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Mail Bag! Errol Flynn and Olas Atlas!

01 Feb

Author Sue Carnes writes to us:

I am right about now writing the part of my new book about the Belmar Hotel that includes stories about Errol Flynn. He was one of the many exciting individuals who spent time on the Bay of High Waves (Olas Altas) in Mazatlan. His special interest was the Belmar where he kept a room, but also a certain establishment called the Stratosphere on Ice Box Hill. That is the hill in the old photograph, and the Belmar is right in the middle of the Bay of High Waves pictured there a little to the right between the trees. Errol’s yacht the Sirocco was often anchored right out front as he made his way to Mazatlan or further South to Acapulco. Errol’s room was No. 35 which could never be rented later. No one could stay there. The room was remodeled and renumbered. Any insight to any of this would be greatly appreciated.

Thanks,

Sue Carnes

 

Thanks, Sue!

Author Sue Carnes

— David DeWitt

 

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  1. Gentleman Tim

    February 2, 2018 at 6:28 am

    Muy, muy cool, Sue! Can’t wait to read your work, and am especially intriqued by the Stratosphere up on Ice Box Hill! If only those cave walls could talk!

    Speaking of intrique, I understand high-level intelligence agents used to frequent the Belmar, too. Hoover people, OSS people, and others from elsewhere.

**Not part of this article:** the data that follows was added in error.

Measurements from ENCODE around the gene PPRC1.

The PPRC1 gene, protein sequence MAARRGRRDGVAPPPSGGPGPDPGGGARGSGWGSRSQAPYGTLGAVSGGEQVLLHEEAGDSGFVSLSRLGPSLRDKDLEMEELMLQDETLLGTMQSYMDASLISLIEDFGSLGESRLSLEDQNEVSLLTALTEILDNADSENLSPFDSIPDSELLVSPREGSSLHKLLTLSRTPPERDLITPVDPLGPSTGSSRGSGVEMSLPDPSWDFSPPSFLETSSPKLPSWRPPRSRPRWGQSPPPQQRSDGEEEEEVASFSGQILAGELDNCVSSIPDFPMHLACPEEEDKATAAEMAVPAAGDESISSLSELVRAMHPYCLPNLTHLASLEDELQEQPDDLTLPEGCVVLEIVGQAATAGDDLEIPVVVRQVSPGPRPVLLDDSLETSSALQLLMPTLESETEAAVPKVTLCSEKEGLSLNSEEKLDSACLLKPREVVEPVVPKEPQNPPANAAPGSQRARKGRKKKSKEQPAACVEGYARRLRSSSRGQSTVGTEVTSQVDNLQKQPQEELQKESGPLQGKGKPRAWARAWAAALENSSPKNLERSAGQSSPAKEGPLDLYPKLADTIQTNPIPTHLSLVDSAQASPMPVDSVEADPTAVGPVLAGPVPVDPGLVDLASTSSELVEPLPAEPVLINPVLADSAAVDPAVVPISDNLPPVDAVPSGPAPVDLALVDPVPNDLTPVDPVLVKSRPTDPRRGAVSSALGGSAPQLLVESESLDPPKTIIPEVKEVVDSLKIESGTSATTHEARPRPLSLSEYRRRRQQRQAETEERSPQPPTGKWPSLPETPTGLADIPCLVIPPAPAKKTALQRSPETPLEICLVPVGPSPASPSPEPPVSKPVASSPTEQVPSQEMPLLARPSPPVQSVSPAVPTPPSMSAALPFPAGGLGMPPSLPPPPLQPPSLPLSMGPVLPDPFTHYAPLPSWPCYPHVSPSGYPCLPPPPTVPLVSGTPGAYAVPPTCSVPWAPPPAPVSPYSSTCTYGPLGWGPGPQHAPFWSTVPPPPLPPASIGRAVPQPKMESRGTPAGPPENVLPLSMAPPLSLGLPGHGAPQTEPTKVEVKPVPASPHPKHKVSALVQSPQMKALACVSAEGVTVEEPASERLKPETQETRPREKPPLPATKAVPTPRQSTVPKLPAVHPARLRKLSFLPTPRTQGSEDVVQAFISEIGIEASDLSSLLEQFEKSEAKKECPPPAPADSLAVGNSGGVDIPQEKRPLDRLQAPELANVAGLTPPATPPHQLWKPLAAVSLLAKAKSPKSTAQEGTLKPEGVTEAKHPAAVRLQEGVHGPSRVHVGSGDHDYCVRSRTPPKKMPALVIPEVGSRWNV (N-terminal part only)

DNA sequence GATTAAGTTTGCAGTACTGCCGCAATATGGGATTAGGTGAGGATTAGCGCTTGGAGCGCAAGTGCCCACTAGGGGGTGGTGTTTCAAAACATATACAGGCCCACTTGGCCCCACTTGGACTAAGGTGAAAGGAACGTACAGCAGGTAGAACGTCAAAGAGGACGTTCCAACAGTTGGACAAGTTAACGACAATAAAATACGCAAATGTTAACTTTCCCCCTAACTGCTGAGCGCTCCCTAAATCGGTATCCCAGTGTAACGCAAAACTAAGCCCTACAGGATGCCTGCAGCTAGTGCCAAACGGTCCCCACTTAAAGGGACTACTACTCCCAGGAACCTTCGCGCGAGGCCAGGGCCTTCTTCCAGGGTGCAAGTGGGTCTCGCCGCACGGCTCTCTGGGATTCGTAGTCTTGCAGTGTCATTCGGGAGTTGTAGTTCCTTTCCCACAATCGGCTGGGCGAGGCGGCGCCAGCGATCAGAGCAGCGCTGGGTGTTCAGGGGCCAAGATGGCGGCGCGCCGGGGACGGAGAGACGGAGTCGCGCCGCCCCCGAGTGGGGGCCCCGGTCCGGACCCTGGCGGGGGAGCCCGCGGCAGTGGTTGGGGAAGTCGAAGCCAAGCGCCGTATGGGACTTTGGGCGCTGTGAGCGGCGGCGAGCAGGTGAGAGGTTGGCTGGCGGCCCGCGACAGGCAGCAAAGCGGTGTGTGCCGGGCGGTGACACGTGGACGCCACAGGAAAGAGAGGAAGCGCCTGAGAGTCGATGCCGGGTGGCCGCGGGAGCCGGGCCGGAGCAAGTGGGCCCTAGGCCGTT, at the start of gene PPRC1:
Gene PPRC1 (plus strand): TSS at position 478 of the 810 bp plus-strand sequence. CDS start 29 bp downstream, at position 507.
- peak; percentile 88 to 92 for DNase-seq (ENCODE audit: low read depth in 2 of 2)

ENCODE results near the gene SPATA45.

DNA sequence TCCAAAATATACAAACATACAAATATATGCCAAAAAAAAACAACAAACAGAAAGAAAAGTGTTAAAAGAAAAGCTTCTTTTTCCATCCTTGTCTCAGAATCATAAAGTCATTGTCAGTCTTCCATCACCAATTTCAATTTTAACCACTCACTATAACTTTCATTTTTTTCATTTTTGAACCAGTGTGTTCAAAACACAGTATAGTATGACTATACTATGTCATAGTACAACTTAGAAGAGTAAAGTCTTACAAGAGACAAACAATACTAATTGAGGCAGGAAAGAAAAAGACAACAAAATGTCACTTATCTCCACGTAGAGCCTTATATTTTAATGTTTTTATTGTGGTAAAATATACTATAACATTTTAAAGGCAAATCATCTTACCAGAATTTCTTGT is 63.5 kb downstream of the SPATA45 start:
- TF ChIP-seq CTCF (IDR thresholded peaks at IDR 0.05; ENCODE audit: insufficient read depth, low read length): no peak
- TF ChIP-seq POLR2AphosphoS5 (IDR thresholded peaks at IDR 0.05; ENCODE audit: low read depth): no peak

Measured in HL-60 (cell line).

As you surely know, way back in 1914, Mazatlan was the first place on this side of the world to be bombed from the air. (And people have been getting bombed their ever since.)

    “The action took place over a spot named Neveria Hill Overlooking the city, the hill is honeycombed with limestone caves at one time used to store ice imported from San Francisco on sailing ships (thus giving it the alternate name of “IceBox Hill”).”

    “Neveria Hill today is bristling with microwave towers and luxury homes, frames one side of a six-block beachfront strip called Olas Altas (the other side edges a park named after General Carranza). The strip itself claims a number of firsts for the country, one sparked 2,000 miles away up in the States in 1920 when politicians raised their hands to enact a law outlawing booze in the U.S.

    “Soon, speakeasies (illegal bars) had popped up all over the U.S., but Prohibition was a great excuse for merry-making Hollywood stars, studio execs, oil barons and other miscellaneous moguls to hop on their yachts and sail down here to get a drink,” reporters were told by Gilberto Limon, Mazatlan’s legendary public relations man.

    “And where did the celebs bunk down? Local historians believe the first beach resort in Mexico to cater to the foreign silky set was along Olas Altas. And their favorite watering hole was the still-standing Hotel Belmar.”

    “After checking in to their then-opulent rooms at the Belmar, and perhaps taking a stroll around the hotel’s plush, gilt-lined hallways and exotic gardens, the gentlemen put on tuxedos while their ladies slipped into crushed velvet gowns for a gala night of dinner and dancing in the Belmar’s elegant ballroom.”

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